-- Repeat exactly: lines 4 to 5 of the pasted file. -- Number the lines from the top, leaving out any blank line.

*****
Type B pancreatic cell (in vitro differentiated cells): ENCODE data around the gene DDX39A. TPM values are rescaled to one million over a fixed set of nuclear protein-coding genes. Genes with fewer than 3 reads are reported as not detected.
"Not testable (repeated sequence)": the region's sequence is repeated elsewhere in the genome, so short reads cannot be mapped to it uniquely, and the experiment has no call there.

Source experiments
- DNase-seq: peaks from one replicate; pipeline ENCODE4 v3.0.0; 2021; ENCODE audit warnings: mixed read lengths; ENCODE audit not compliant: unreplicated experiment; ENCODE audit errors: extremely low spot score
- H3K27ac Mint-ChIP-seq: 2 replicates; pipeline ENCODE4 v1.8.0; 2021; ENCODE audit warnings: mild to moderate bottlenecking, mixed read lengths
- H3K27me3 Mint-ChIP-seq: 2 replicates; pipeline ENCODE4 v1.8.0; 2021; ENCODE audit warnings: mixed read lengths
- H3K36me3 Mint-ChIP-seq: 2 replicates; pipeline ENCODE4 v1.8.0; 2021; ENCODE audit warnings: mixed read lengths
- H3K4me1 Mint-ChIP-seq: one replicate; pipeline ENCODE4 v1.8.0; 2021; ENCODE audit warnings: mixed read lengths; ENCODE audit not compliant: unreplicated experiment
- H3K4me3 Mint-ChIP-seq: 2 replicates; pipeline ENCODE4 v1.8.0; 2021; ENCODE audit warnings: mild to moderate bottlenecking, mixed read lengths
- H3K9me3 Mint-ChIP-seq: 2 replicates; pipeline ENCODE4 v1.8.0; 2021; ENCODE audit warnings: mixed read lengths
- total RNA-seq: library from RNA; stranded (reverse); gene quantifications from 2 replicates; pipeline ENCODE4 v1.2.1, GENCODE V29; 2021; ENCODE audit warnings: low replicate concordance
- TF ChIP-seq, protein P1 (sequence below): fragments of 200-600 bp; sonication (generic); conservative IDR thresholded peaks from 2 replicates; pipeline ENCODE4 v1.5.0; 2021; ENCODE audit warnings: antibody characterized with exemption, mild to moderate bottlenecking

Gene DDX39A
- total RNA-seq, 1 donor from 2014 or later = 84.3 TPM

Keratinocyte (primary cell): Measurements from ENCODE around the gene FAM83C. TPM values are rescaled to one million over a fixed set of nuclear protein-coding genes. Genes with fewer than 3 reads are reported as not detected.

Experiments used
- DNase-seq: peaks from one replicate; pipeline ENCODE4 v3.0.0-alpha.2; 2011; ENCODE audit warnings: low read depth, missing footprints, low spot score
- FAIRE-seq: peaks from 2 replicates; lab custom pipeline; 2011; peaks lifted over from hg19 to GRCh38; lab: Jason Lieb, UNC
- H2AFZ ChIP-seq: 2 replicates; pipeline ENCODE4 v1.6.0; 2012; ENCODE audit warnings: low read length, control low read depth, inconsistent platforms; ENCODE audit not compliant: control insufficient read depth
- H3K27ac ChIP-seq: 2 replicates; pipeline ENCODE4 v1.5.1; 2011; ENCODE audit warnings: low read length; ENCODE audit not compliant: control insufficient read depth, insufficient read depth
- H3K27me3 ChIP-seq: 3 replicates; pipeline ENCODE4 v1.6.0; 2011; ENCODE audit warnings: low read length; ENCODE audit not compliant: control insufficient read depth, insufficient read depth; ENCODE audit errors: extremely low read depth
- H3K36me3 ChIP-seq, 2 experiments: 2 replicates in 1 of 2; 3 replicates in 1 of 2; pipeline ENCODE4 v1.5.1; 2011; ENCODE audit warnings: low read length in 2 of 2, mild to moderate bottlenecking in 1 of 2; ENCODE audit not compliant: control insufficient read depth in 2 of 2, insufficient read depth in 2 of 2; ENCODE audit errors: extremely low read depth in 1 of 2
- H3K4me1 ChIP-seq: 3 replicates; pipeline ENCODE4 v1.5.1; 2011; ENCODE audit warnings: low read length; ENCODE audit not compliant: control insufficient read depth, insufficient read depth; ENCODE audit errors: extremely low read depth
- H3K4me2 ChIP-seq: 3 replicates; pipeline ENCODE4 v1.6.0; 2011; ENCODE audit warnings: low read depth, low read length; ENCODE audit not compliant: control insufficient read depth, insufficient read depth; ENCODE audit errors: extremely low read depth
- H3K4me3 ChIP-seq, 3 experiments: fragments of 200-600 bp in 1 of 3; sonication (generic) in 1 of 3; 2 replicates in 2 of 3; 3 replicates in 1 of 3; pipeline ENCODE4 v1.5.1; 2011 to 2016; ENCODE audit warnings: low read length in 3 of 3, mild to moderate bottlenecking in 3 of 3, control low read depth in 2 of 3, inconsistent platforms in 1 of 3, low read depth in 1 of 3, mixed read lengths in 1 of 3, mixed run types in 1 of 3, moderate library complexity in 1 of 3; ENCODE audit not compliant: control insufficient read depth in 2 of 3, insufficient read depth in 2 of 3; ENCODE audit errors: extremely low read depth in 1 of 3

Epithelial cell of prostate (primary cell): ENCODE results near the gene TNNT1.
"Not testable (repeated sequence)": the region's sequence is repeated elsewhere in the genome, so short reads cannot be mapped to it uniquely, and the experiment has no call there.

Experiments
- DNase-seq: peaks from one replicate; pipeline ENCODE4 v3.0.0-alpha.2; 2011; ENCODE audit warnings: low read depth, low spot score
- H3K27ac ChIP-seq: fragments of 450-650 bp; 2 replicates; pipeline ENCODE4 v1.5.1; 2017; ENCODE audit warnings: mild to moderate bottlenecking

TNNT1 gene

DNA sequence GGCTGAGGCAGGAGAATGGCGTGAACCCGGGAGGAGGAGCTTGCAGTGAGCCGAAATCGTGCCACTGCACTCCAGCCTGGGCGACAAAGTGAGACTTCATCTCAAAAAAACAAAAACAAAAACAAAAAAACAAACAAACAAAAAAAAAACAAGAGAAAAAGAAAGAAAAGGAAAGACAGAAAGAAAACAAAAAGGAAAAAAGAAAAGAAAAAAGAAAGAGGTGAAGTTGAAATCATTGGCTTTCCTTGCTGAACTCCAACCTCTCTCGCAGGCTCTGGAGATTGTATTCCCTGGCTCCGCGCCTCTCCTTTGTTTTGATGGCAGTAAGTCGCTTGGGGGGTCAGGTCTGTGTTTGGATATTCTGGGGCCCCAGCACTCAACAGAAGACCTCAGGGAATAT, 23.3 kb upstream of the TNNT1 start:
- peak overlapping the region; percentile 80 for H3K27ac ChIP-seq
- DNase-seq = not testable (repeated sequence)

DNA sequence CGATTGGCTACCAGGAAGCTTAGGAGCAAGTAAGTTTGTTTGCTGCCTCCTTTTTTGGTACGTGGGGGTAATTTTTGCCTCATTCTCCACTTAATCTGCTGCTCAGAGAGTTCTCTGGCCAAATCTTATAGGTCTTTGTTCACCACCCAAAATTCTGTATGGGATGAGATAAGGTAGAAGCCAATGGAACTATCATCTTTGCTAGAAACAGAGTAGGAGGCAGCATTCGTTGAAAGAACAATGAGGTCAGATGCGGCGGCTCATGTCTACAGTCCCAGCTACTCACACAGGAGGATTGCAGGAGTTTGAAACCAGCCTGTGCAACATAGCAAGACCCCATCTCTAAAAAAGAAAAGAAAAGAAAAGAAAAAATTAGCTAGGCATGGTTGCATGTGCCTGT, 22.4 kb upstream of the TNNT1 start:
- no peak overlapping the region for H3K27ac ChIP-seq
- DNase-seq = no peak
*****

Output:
- DNase-seq: peaks from one replicate; pipeline ENCODE4 v3.0.0; 2021; ENCODE audit warnings: mixed read lengths; ENCODE audit not compliant: unreplicated experiment; ENCODE audit errors: extremely low spot score
- H3K27ac Mint-ChIP-seq: 2 replicates; pipeline ENCODE4 v1.8.0; 2021; ENCODE audit warnings: mild to moderate bottlenecking, mixed read lengths